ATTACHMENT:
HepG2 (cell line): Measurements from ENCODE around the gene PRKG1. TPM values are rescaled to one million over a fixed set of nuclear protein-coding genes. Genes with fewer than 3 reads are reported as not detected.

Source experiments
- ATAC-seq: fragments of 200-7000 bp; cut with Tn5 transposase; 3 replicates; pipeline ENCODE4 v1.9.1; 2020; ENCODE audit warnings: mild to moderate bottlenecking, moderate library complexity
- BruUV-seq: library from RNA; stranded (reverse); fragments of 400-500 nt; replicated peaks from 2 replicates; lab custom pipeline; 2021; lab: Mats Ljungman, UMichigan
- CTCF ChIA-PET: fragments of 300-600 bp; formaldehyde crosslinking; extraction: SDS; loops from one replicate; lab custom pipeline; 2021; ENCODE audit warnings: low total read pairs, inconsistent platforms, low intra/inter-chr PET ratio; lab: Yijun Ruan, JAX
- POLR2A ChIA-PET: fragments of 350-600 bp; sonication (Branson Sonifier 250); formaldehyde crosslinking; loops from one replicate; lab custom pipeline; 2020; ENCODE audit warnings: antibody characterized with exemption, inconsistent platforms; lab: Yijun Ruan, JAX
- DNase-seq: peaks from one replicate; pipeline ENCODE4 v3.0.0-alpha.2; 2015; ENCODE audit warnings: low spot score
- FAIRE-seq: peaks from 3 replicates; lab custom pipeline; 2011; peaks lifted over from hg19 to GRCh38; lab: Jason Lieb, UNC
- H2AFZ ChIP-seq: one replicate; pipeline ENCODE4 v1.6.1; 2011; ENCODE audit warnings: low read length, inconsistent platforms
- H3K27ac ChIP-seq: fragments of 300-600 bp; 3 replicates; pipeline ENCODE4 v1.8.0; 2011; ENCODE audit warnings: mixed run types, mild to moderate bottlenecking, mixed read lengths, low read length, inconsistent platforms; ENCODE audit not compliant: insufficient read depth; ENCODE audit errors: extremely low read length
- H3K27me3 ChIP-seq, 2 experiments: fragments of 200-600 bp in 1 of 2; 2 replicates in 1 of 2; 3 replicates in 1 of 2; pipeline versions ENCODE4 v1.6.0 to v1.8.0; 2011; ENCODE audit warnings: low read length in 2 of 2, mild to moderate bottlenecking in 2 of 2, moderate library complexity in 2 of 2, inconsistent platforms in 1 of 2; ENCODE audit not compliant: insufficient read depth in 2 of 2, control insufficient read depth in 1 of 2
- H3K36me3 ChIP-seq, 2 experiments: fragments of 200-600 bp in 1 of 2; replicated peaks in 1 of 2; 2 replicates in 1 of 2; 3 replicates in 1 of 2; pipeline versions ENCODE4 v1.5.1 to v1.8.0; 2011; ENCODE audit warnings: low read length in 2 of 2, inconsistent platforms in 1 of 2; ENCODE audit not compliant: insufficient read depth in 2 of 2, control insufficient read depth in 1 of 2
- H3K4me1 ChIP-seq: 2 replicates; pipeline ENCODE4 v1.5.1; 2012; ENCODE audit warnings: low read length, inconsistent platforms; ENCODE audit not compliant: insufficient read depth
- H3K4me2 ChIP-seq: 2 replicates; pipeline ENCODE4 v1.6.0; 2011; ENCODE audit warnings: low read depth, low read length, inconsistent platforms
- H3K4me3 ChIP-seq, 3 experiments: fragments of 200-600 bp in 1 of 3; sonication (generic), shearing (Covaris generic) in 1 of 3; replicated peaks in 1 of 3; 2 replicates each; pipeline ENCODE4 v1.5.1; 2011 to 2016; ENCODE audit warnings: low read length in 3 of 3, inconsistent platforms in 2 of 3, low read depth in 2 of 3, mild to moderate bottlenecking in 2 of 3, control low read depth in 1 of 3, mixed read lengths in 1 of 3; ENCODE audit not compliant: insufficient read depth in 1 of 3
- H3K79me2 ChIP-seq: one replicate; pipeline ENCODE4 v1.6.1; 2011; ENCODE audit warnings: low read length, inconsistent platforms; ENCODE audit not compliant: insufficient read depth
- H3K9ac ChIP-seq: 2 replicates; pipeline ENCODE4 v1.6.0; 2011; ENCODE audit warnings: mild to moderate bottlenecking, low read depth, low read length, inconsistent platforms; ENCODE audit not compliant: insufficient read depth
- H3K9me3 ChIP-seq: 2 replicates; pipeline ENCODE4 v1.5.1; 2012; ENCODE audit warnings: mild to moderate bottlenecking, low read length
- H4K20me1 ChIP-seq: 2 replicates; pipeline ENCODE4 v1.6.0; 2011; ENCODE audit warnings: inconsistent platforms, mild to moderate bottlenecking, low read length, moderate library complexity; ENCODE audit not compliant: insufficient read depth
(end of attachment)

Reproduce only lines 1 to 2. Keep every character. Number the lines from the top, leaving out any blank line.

HepG2 (cell line): Measurements from ENCODE around the gene PRKG1. TPM values are rescaled to one million over a fixed set of nuclear protein-coding genes. Genes with fewer than 3 reads are reported as not detected.

Source experiments